What is a Fixed Universal Life Policy?

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Universal fixed life policies are probably the most misunderstood policies in life insurance, maybe in all of insurance period.

The problem is two-fold.

First, they are a kind of hybrid product and secondly, a lot of times they’re not explained very well during the presentation process which leaves people confused about how they really work.

Just like any insurance product, if you understand what you’re getting and they fit your needs, they can be a great option with lots of upside.

There are two different types of universal life policies, fixed and variable. In this discussion, we’ll talk about fixed and leave the variable for another time.

The Two Parts of a Fixed Universal Life Policy

In generalized terms, a fixed universal life policy has two parts.

The first part is a yearly 1-year-term policy. Each year, the term policy is renewed automatically and the premium is slightly higher because every year you get a little older.

The death benefit is fixed at on whatever number you decide when you put the policy inforce.

And as long as you continue to pay the premium, when you pass away your beneficiary(ies) will receive the death benefit in full.

The second part is a general account that extra money goes into and earns a fixed interest rate.

Rates can vary depending on insurance companies, but in today’s economic climate, the fixed rates are better than you would get for CDs, savings accounts or money markets.

A few years ago, you could get fixed rates as high as 4.5%. Today 2-3% is much more common.

Now, this general account is not a savings account, but just like a savings account, you can use the power of compounding interest to your advantage to build additional cash value.

When you pass away, your beneficiary(ies) will get not only the death benefit, but also the built up cash value plus interest earned, and they will get it all tax free.


The Main Advantage


Hopefully, the main advantage of a fixed universal life policy is fairly obvious.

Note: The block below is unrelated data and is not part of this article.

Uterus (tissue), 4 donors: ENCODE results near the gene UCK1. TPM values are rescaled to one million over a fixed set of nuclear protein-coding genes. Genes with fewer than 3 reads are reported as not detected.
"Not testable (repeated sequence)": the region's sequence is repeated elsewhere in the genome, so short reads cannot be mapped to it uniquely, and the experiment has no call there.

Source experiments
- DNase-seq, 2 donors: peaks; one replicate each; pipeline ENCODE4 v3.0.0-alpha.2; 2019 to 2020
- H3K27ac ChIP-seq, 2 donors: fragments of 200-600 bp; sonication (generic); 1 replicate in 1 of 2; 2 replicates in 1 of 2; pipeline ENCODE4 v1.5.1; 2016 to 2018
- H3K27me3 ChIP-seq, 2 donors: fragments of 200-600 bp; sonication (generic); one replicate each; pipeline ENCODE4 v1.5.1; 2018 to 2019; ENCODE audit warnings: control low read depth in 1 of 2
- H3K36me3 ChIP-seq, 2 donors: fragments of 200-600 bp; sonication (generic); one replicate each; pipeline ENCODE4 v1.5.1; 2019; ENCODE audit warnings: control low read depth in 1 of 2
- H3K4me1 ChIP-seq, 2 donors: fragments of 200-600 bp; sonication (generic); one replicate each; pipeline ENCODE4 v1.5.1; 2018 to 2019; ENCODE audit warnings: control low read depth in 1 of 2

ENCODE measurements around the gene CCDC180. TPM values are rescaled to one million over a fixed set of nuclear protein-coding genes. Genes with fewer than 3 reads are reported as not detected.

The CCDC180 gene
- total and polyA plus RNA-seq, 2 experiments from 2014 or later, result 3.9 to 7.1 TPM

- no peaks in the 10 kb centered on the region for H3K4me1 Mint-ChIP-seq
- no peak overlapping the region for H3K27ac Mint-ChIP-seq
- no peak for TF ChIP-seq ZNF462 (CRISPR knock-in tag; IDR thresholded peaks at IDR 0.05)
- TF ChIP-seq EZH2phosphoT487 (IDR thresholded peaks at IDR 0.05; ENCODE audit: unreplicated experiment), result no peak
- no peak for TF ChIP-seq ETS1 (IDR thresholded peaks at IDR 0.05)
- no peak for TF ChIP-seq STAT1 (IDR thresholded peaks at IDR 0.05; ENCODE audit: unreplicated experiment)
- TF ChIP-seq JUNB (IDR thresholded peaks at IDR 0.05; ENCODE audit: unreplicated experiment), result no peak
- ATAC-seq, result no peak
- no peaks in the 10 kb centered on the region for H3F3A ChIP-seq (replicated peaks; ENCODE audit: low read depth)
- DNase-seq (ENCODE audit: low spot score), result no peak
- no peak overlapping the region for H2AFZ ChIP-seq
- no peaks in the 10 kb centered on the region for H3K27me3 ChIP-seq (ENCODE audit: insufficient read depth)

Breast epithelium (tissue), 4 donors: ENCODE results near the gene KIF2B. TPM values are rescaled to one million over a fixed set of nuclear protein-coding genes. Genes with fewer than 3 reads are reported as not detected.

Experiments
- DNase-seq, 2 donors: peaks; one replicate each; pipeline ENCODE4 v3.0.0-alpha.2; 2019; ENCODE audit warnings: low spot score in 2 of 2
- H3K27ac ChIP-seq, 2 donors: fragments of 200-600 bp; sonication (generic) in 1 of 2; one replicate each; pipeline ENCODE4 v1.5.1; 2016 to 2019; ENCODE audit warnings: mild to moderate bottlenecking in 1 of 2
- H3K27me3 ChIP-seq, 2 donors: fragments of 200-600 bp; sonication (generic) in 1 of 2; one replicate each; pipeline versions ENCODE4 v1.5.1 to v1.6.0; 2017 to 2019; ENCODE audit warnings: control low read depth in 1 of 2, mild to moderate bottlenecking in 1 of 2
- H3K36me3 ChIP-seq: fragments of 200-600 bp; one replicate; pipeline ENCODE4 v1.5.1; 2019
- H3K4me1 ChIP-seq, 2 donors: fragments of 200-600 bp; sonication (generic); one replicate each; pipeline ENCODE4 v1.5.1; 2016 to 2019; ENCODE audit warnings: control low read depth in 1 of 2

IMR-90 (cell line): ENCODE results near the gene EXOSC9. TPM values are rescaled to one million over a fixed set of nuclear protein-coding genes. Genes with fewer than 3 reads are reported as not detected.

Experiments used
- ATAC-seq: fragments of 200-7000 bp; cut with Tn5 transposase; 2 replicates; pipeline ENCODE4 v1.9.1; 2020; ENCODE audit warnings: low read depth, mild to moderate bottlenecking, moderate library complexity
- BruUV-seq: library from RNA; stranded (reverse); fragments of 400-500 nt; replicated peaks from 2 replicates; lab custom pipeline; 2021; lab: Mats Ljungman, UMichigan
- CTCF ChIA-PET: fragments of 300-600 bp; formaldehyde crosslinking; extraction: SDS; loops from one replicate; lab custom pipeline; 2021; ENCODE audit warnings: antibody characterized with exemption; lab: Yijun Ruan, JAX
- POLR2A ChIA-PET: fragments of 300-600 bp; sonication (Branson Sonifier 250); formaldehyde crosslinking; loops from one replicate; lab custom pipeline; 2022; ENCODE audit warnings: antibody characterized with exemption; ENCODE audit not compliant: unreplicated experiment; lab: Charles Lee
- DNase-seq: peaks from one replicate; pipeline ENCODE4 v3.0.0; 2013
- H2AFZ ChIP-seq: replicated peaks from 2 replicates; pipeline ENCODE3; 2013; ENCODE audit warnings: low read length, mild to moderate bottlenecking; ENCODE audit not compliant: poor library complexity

It allows you to build up a cash value over and above your death benefit.

This means a greater amount of money for your beneficiary(ies), but the cash value also has other advantages for you as well.

Namely, you can access the cash as repayment of premiums you’ve paid in or even as loans to yourself.

The premium repayment doesn’t have any ill effects except you’re limited to the amount of premium you’ve paid in over the years and your cash value in the general account will drop in proportion to what you withdraw.

After that point, you can still access the cash value in the form of loans.

If you chose to take out loans there is interest you’ll have to repay on the money you’ve borrowed.

But as long as you’ve built up enough cash value in the policy and you keep up on the interest, it can become a great alternative source of funds should you need them down the road.


The Concerns


Now, here’s what you need to watch out for with all universal life policies.

First, when you get a quote on a universal life policy ask for the maximum amount you can put in your policy BEFORE it becomes a Modified Endowment Contract.

In layman’s terms, this is the maximum amount of money you can put in your universal life policy and still take advantage of the tax benefits that life insurance gives you.

If you go over this amount, Uncle Sam gets involved, basically because people cheated the system using life insurance to try to avoid taxes, and the government responded with limits.

So make sure you’re not overfunding them.

On the other side of the spectrum, make sure you look at the illustrations!

If you’re only putting $50 or $75 a month on a universal life policy, you need to know when it is going to run out, because it will run out and probably before you do.

This is the main complaint I hear about universal life policies. People buy them and don’t fund them properly.

Remember at the beginning when I said the first part of the universal life policy was a 1-year-term policy?

Well, every year that policy gets a little more expensive.

Once the cost of the 1-year-term policy exceeds your yearly premium payments the insurance company will start to use the cash value to keep the policy in force.

So if you don’t fund them properly in the beginning, more and more of your cash value will go to pay for the term policy until there’s nothing left.

If you pay attention to the illustration, you’ll be aware of when this is going to happen. Or better yet, fund them properly and the compounding interest you’ll earn will make sure the policy doesn’t quit on you right when you need it!

Finally, when you’re getting a quote, pay attention to the fees and the penalty period.

Every universal life policy I know of has a penalty period and yearly fees attached.

If it’s just a fixed universal life the fees shouldn’t be huge, but you need to know what you’re paying for.

These policies also have a set number of years, known as the surrender penalty period when you can’t withdraw or cancel the policy, or you’ll lose not only the policy but also the cash value.


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